Influence abroad

The survival of Solidarity was an unprecedented event not only in Poland, a satellite state of the USSR ruled (in practice) by a one-party Communist regime, but the whole of the Eastern bloc. It meant a break in the hard-line stance of the communist Polish United Workers' Party, which had bloodily ended a 1970 protest with machine gun fire (killing dozens and injuring over 1,000), and the broader Soviet communist regime in the Eastern Bloc, which had quelled both the 1956 Hungarian Uprising and the 1968 Prague Spring with Soviet-led invasions.

Solidarity's influence led to the intensification and spread of anti-communist ideals and movements throughout the countries of the Eastern Bloc, weakening their communist governments. The 4 June 1989 elections in Poland where anti-communist candidates won a striking victory sparked off a succession of peaceful anti-communist revolutions in Central and Eastern Europe[6] known as the Revolutions of 1989 (Jesień Ludów). Solidarity's example was repeated in various ways by opposition groups throughout the Eastern Bloc, eventually leading to the Eastern Bloc's effective dismantling, and contributing to the dissolution of the Soviet Union, in the early 1990s.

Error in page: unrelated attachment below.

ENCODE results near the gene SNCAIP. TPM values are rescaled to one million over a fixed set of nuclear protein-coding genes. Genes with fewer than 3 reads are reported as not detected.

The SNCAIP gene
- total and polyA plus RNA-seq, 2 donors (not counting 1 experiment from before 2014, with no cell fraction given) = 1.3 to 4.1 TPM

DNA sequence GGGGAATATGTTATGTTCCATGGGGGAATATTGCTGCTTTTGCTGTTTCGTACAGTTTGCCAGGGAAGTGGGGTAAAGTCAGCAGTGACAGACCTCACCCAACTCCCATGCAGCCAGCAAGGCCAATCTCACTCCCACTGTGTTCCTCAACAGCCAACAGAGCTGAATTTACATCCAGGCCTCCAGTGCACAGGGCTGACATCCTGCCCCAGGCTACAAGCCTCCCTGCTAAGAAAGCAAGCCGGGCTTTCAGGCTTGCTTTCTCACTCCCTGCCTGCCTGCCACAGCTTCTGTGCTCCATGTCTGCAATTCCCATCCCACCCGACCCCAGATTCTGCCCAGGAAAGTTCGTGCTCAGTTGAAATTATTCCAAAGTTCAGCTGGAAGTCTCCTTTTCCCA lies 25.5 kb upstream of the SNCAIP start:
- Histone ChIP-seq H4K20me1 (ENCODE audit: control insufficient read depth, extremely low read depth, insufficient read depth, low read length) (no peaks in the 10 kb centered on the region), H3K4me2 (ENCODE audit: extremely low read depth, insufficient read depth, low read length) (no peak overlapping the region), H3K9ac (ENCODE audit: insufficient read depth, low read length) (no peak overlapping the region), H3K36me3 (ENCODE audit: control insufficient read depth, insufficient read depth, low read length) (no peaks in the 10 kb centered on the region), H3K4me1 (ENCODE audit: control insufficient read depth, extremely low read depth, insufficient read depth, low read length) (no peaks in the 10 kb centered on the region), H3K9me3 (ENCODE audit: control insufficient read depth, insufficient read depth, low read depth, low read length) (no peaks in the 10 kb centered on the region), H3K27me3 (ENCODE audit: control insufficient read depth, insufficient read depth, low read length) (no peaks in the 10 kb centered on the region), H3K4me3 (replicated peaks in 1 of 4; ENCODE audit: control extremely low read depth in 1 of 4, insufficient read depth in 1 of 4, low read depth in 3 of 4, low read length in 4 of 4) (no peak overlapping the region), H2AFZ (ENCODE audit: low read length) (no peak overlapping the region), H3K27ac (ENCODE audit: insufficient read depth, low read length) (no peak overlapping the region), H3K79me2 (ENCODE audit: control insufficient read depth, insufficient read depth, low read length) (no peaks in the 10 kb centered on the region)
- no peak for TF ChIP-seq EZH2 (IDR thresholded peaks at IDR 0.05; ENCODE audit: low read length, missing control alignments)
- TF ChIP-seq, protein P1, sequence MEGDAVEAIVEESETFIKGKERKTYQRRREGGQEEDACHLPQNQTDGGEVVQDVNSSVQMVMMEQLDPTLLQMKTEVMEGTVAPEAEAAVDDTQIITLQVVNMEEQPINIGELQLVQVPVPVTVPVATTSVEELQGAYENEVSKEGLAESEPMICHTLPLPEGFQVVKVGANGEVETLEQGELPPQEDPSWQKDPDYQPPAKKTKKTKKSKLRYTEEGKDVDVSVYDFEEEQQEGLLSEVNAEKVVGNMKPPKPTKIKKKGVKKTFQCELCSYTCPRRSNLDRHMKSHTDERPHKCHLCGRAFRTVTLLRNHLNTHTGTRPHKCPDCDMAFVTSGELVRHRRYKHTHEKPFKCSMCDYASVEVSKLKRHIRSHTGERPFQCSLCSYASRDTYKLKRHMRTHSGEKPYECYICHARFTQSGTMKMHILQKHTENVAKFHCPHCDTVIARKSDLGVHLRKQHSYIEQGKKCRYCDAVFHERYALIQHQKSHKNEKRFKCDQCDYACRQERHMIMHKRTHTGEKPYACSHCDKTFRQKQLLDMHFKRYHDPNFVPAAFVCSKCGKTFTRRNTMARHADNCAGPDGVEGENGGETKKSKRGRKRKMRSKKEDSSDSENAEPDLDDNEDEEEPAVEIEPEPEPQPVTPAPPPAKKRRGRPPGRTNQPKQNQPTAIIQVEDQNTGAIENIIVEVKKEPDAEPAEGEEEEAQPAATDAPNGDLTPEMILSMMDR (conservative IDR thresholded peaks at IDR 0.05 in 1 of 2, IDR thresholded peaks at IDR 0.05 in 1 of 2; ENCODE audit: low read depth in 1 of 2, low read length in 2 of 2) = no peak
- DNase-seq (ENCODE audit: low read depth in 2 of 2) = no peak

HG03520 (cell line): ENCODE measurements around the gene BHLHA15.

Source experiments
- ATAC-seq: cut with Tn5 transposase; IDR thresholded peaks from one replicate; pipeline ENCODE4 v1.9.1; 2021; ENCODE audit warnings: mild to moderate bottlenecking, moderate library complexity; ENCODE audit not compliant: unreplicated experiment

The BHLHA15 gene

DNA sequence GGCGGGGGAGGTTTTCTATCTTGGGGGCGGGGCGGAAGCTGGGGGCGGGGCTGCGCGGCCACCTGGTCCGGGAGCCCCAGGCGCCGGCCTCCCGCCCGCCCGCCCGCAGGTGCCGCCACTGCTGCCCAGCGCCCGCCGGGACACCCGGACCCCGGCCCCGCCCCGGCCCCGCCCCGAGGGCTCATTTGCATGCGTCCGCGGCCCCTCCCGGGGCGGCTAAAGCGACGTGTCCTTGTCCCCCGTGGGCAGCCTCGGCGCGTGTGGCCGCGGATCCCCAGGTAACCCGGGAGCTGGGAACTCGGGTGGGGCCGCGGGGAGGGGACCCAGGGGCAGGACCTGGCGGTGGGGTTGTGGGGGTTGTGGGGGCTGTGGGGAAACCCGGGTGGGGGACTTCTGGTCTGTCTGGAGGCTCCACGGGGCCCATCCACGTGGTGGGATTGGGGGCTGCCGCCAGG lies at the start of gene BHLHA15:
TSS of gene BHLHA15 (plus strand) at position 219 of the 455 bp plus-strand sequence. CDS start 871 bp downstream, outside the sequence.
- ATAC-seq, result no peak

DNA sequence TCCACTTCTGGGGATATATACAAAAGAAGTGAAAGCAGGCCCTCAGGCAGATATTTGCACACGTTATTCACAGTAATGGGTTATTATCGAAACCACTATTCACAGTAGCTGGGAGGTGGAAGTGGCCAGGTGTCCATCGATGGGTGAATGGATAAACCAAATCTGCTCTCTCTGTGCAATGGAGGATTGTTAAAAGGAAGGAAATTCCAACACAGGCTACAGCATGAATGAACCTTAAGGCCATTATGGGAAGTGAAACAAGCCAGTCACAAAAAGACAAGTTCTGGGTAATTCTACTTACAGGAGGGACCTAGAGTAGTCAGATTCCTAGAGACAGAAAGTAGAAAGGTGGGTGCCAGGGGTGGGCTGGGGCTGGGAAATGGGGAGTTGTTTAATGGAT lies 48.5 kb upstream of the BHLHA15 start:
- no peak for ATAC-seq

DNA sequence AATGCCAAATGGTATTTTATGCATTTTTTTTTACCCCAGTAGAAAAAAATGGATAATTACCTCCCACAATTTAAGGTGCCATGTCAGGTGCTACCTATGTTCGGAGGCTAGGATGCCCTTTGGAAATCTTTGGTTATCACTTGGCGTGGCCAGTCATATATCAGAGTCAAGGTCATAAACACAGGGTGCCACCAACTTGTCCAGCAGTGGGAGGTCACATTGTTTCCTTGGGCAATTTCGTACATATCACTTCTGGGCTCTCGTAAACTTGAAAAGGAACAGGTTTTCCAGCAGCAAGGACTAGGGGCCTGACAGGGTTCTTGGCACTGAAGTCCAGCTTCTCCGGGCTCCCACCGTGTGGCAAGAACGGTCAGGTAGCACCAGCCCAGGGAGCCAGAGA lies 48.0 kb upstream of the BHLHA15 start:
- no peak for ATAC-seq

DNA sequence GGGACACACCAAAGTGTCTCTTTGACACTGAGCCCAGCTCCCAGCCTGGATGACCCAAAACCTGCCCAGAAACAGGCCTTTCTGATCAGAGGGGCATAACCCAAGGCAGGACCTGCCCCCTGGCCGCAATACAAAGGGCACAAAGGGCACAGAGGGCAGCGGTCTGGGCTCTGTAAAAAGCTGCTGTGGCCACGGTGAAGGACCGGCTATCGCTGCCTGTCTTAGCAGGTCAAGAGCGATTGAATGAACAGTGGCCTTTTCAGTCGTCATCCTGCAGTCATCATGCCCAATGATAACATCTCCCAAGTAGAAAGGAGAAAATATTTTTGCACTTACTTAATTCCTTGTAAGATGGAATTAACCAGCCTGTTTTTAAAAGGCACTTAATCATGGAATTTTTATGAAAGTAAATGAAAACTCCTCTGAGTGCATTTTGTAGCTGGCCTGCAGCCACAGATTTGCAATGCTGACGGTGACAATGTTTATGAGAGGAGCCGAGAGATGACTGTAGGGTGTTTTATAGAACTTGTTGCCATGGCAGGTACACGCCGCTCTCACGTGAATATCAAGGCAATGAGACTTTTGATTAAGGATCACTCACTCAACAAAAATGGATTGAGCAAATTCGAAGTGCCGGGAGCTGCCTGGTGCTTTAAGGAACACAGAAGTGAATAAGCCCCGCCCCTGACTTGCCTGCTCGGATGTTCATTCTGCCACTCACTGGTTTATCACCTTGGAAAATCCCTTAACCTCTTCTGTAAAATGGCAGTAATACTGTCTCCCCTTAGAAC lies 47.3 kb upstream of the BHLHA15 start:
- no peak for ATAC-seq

In late 2008, several democratic opposition groups in the Russian Federation formed a Solidarity movement.[11]

Secular philosophical underpinnings

Although Leszek Kołakowski's works were officially banned in Poland, underground copies of them influenced the opinions of the Polish intellectual opposition. His 1971 essay Theses on Hope and Hopelessness, which suggested that self-organized social groups could gradually expand the spheres of civil society in a totalitarian state, helped inspire the dissident movements of the 1970s that led to the creation of Solidarity and provided a philosophical underpinning for the movement.

Organization